When I was in junior high, I was put in an accelerated reading class.  This class literally was a speed reading course.  After reading a text that flashed on the screen-- I’m not talking computer screen, I mean reach-up-and- grab-the-handle-pull-it-down silver screen-- fired from a slide projector, we had to complete a comprehension quiz before moving on.  Oh, man did I love the status of that class and I was determined to stay above the line that would send me back to the regular reading class. The cool thing about this class is that I didn’t have to read out loud in front of the other kids. --  Because whenever I had to read out loud you could just forgggedddabout comprehension at that point!

I’m rather confused and disoriented when I’m in a crowd. (My husband often leads me through them.) I don’t do well with small talk. I’d rather just sit back and talk with one or two people- and even that’s difficult sometimes.  I get overwhelmed in unfamiliar surroundings.  I often observe rather than participate.  I like to people-watch. I like quiet. I am an introverted person.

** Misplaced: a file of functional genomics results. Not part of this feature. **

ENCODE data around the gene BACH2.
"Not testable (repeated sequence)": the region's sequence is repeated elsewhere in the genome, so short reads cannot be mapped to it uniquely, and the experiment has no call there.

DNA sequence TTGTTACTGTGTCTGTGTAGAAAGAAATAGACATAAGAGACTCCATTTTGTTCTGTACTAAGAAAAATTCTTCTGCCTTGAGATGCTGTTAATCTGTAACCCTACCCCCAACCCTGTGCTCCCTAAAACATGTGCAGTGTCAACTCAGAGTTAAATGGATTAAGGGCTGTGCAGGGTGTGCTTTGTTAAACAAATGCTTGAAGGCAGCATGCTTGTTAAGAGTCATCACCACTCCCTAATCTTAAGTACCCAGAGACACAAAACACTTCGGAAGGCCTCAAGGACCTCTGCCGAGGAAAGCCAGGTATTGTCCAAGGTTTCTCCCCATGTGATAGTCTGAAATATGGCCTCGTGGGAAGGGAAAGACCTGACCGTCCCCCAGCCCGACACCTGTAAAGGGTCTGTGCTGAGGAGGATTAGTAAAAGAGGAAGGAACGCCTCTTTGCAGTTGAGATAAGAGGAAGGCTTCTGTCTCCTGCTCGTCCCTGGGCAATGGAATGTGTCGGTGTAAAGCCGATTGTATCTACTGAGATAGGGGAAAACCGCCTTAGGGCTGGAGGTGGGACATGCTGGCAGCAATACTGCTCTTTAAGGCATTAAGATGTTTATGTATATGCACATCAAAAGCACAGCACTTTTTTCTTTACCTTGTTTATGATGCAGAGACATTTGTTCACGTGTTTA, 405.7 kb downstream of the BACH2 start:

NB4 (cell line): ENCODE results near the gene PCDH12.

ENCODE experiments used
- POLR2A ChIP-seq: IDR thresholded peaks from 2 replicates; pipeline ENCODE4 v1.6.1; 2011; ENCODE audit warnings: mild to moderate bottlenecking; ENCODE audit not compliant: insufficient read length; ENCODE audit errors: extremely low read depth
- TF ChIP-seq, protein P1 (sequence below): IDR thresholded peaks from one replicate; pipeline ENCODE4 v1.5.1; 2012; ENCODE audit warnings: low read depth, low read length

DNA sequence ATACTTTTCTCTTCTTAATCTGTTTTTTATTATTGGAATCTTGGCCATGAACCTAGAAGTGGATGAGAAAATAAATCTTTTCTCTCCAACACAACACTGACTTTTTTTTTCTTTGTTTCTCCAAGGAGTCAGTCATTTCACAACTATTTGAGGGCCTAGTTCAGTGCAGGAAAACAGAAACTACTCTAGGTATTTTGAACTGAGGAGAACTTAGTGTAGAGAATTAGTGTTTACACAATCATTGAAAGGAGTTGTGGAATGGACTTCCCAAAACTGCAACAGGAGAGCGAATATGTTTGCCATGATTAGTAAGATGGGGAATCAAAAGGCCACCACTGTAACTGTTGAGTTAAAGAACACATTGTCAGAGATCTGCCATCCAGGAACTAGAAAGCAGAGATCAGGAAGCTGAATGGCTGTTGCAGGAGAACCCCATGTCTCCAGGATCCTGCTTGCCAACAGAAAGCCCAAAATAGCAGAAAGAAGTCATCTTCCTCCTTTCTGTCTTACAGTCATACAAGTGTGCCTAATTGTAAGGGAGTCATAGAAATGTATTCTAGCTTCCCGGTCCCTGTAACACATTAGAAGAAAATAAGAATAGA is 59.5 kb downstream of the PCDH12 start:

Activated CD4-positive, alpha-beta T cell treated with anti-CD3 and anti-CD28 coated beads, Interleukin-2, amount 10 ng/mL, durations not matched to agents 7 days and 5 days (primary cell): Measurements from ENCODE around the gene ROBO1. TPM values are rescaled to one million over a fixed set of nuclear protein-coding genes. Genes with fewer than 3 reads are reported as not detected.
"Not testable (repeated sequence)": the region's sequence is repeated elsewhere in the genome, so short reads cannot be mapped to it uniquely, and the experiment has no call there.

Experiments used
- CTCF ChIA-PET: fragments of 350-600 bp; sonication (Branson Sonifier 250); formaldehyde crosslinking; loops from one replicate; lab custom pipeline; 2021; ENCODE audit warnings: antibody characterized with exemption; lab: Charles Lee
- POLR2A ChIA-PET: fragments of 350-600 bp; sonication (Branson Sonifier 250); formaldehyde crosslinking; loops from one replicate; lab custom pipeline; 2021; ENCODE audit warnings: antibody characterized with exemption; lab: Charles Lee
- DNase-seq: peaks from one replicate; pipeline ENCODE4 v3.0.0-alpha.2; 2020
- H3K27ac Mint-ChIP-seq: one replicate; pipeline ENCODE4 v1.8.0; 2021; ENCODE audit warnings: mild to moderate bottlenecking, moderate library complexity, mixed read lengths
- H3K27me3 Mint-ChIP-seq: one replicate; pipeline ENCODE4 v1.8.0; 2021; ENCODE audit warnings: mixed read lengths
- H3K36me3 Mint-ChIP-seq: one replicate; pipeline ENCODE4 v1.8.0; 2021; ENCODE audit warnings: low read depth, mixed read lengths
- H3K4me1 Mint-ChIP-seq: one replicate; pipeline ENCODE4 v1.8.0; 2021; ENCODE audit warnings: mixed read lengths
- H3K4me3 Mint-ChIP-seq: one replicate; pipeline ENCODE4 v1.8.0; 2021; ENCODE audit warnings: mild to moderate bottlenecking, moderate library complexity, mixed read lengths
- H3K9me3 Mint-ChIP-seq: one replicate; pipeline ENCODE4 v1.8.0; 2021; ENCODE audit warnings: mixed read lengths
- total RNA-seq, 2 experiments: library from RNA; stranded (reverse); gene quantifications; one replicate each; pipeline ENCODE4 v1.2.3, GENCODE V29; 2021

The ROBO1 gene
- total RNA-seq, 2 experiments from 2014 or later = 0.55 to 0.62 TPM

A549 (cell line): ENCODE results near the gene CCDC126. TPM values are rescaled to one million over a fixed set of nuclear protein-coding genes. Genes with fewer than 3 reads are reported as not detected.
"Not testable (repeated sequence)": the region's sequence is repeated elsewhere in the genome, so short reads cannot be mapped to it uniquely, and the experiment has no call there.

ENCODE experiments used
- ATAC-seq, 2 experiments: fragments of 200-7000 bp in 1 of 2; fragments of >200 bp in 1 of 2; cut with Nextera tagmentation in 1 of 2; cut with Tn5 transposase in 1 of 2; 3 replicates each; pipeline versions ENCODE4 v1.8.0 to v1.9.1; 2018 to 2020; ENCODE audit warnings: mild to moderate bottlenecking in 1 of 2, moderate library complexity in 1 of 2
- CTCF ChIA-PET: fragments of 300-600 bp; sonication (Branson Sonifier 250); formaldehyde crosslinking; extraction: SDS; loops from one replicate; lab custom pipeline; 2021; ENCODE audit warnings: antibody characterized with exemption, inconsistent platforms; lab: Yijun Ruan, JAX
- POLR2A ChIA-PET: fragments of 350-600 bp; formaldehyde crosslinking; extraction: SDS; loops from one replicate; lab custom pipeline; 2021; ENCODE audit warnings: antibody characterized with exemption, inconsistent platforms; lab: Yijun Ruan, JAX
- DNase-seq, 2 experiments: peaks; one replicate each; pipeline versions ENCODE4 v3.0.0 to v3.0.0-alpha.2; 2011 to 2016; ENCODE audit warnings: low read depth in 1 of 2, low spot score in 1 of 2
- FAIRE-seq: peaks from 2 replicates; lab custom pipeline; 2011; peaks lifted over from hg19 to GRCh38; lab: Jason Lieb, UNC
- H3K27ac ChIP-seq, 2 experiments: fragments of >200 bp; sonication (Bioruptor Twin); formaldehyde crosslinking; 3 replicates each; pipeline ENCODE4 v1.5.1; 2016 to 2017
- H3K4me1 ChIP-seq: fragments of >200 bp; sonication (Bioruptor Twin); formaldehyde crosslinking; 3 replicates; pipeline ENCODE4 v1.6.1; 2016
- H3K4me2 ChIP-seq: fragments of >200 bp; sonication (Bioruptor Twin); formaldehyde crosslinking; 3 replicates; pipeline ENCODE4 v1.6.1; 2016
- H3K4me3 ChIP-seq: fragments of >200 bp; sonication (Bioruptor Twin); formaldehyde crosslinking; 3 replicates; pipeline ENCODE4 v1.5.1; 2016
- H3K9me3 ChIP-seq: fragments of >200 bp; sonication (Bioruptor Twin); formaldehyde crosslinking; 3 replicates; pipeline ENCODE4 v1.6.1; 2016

It seems that introversion and a love of reading go hand-in-hand. My fellow employees at the library are all self-confessed introverts who would rather not be part of unorganized social situations. They’re all readers (of course) and they’re all cat people. (But that’s a different story.)

I’m not saying extroverted people don’t read. They do.  I’m just saying that for me, reading is a natural part of who I am, as much as being introverted is who I am.  I contend that extroverts read more for information and introverts read more for entertainment. Do you agree? Disagree?

What are your reading habits and preferences? Do they align with your personality?

Until next time,

Be Good to Yourself.

Wednesday, September 14, 2016

God’s Good Grace and meeting Goals

First, I need to apologize for this post being late today. I’ve tried very hard to make a concerted effort to have my thoughts and ideas posted by 8:00 AM, Central Daylight Time, every Wednesday. Unfortunately, it didn’t happen today.

This past weekend Tim and I had the opportunity to visit our Son and Daughter-in-law at their home in northwest Iowa. They live nearly a six hour car drive away from us, so we don’t get to see them as often as we would like.